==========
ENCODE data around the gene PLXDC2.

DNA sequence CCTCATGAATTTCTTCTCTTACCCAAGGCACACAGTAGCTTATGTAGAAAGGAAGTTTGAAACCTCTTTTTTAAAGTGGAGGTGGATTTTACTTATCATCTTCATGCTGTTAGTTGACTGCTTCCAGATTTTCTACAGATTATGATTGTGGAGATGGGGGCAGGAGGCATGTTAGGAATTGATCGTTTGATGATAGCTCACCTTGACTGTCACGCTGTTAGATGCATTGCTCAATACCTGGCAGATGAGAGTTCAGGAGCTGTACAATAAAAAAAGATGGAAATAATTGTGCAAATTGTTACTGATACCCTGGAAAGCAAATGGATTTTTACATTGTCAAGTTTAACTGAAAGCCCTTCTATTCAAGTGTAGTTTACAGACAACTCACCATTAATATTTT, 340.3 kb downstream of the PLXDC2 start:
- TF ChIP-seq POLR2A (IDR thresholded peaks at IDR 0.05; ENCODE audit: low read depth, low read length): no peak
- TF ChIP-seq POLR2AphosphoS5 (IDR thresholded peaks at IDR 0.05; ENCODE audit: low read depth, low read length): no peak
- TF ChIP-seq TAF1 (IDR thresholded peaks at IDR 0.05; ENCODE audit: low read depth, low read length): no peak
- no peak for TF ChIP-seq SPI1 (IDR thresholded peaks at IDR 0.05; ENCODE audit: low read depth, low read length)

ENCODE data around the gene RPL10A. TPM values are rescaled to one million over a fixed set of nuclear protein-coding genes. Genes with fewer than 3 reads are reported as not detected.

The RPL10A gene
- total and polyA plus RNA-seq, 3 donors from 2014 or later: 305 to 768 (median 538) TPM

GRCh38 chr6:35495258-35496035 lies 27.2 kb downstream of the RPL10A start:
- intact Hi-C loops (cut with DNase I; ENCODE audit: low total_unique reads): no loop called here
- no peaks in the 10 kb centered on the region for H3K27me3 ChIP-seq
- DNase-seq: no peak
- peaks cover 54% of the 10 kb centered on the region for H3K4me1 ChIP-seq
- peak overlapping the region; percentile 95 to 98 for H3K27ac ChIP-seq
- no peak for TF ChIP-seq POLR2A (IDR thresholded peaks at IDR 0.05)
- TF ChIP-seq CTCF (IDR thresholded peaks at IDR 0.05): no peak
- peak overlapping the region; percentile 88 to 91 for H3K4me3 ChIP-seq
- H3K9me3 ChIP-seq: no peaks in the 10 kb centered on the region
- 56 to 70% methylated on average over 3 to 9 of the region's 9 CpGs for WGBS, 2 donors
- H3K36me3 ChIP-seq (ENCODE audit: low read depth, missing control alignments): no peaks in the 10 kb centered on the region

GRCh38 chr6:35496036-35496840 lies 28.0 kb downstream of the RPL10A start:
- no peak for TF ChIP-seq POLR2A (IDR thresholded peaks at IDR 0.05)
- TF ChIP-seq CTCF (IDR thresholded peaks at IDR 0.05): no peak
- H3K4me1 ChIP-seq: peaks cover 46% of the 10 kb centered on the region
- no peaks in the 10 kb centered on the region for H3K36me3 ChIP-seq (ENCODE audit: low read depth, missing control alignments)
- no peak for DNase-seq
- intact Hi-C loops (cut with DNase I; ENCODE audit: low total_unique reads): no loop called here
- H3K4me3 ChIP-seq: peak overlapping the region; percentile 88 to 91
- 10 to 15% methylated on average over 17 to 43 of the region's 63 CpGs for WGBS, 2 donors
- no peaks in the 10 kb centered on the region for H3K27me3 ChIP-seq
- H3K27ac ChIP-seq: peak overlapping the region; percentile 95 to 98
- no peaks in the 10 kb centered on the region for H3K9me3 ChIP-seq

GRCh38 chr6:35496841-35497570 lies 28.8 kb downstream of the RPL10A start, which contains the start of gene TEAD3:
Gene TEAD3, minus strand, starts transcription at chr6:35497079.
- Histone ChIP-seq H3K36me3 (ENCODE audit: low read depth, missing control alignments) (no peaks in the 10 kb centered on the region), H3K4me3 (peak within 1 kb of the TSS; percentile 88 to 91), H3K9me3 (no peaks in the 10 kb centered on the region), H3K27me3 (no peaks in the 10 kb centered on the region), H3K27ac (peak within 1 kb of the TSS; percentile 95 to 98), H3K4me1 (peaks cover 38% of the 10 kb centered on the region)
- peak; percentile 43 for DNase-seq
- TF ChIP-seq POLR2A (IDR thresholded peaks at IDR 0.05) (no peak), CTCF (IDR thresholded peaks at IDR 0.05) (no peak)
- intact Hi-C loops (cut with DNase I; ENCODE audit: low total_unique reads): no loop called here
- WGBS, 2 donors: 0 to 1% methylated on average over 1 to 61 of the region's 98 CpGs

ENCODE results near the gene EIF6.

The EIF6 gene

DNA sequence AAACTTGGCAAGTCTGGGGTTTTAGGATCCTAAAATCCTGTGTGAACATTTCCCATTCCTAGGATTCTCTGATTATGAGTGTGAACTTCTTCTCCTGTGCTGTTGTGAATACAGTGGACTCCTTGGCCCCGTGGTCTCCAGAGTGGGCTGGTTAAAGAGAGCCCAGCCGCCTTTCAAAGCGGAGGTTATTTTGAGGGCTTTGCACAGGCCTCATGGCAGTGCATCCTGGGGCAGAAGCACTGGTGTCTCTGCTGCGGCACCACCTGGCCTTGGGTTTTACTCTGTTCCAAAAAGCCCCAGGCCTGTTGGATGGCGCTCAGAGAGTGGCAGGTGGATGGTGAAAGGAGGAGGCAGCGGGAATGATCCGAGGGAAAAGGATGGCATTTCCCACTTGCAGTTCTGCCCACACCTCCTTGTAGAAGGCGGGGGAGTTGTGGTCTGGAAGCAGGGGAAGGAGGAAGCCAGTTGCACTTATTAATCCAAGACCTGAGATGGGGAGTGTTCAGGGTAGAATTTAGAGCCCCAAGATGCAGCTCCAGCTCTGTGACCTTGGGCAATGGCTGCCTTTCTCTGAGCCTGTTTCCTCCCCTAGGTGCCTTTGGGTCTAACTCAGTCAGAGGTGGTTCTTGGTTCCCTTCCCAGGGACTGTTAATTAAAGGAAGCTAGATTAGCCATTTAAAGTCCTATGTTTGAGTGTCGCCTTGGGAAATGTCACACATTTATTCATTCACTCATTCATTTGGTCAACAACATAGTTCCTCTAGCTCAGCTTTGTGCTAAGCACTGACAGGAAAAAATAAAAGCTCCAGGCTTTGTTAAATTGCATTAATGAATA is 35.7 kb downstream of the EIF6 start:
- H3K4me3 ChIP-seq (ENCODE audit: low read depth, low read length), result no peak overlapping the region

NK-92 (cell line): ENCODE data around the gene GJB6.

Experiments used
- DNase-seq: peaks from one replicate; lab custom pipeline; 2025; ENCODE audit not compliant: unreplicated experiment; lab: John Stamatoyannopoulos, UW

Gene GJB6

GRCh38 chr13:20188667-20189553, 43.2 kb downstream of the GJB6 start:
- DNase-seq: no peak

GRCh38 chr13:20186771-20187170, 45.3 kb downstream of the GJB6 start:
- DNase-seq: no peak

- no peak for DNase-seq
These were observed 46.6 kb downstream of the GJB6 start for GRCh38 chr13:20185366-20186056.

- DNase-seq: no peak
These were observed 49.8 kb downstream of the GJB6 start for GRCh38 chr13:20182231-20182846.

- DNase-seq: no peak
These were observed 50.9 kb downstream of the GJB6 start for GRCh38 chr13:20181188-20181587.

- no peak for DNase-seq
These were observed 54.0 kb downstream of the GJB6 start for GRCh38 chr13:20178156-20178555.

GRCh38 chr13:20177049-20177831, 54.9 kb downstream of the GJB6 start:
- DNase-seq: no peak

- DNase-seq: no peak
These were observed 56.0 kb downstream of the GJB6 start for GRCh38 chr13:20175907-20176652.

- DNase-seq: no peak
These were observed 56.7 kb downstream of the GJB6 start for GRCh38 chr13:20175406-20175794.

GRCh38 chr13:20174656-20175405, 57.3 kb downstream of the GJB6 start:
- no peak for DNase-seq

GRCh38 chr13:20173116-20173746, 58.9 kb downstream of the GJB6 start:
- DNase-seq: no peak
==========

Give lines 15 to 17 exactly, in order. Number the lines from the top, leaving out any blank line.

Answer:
- peak overlapping the region; percentile 95 to 98 for H3K27ac ChIP-seq
- no peak for TF ChIP-seq POLR2A (IDR thresholded peaks at IDR 0.05)
- TF ChIP-seq CTCF (IDR thresholded peaks at IDR 0.05): no peak